March 2018 Newsletter

  • Next Lecture: “Life on the Inner Frontier: The French and Indian War in Memory and Artifact in the Shenandoah Valley," Sunday, March 11 @ 2:00
  • VIDEO: "On This Ground," A Documentary History of Lovettsville (2006)
  • Benefit Dinner & Live Music at 1836 Kitchen & Taproom on Wed., March 21
  • Upcoming Lectures 
  • More From Our YouTube Channel: "Remembering John Hanson" Lecture (2017)
  • Nearby Events of Interest
  • "What Was That Building?" by Edward Spannaus
  • Map of Lovettsville's Historic Downtown Core, by Eugene Scheel
  • "What the Heck IS This Thing?" Guessing Game #3
  • History Mystery #4: Thomas Newton Wire's Blacksmith Shop
  • Pre-Order Our Upcoming 2018 Reprint of "Lovettsville, the German Settlement"
  • Our Mission
  • Answer to the "What the Heck IS This Thing" Guessing Game #3
  • ICYMI:  Back Issues of the LHS Newsletter
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Next Lecture - Sunday, March  11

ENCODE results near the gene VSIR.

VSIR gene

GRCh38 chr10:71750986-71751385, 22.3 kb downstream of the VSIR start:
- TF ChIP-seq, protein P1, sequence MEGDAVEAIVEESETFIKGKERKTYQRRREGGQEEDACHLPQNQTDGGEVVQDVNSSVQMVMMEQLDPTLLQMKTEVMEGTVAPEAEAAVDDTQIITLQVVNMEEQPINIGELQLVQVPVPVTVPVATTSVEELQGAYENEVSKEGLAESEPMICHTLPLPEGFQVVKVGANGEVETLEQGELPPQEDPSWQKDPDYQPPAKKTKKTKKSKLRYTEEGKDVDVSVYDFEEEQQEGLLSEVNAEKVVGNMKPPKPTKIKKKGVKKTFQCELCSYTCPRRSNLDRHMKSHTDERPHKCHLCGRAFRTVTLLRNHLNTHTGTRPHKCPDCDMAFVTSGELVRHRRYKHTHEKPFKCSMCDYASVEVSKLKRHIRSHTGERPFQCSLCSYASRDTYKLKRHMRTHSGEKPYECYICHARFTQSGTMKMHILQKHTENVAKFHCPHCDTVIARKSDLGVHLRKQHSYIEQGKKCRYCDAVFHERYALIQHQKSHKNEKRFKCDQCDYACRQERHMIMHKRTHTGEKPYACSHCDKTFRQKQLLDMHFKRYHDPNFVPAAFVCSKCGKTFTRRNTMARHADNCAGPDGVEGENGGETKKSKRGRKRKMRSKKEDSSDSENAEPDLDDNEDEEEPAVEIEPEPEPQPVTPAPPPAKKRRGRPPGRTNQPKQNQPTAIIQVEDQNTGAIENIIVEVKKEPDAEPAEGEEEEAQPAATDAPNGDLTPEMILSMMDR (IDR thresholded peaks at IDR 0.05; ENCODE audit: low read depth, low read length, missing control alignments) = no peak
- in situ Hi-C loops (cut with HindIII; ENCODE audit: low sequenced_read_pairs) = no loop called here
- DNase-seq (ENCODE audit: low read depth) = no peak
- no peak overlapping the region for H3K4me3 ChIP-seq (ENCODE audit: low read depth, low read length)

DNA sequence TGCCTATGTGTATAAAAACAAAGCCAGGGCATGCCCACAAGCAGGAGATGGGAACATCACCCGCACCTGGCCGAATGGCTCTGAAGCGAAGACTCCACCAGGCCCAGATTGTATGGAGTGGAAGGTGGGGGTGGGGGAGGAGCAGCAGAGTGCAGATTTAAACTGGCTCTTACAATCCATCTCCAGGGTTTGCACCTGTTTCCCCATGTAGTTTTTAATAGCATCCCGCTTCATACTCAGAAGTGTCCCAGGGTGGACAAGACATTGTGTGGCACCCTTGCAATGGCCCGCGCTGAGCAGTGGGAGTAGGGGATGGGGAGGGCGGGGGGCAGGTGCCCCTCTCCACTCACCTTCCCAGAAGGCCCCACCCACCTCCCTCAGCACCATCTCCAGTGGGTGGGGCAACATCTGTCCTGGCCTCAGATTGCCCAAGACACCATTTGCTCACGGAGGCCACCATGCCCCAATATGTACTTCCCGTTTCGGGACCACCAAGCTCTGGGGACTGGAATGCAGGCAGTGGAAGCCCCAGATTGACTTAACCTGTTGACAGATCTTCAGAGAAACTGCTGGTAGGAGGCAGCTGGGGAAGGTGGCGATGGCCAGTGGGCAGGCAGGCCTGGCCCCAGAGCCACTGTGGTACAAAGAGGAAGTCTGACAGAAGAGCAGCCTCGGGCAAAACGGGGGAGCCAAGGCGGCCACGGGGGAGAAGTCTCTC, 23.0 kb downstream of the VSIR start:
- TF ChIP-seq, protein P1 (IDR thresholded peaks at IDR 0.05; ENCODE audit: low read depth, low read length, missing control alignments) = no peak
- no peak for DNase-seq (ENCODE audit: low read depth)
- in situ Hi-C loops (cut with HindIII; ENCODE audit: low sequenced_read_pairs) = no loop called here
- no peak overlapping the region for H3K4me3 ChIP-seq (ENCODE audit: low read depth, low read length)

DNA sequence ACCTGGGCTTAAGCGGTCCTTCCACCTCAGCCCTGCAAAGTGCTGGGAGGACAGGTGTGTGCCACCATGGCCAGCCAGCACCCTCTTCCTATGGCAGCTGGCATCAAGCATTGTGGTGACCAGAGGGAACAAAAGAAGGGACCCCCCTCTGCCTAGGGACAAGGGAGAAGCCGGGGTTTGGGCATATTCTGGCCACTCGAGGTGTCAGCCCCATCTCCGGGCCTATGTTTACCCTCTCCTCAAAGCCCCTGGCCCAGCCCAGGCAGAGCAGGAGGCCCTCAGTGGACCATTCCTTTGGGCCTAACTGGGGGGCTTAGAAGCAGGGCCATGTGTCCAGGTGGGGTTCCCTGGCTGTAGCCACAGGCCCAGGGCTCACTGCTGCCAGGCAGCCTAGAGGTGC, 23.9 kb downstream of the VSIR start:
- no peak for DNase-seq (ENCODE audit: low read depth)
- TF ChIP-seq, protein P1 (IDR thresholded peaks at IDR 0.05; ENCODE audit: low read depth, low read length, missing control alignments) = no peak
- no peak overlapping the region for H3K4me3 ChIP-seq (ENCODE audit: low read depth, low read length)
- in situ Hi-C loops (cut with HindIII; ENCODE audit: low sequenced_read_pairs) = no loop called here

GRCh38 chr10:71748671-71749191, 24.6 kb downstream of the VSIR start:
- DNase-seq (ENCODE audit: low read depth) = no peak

All lectures are held at 2:00 on Sunday afternoons, at St. James United Church of Christ, 10 E. Broad Way, Lovettsville, VA; they are free and open to the public, although donations are encouraged to support the lecture series and the programs of the Lovettsville Historical Society.

Life on the Inner Frontier: The French and Indian War in Memory and Artifact in the Shenandoah Valley.”  Patrick Murphy, author of the award-winning book "The French & Indian War in Shenandoah Valley:  Life On the Inner Frontier 1752-1766," will discuss the French and Indian War in the Shenandoah Valley – the closest the war came to Loudoun County -- with a focus on how we remember it today.   Topics will include:
  •  The face of the frontier
  •  Indian mode of warfare
  •  Fortified places of refuge
  •  Representative incidents
Mr. Murphy, who has been a Navy engineer, an English professor, and a practicing lawyer, is now an accomplished historian and is a Board member of the French and Indian War Foundation in Winchester.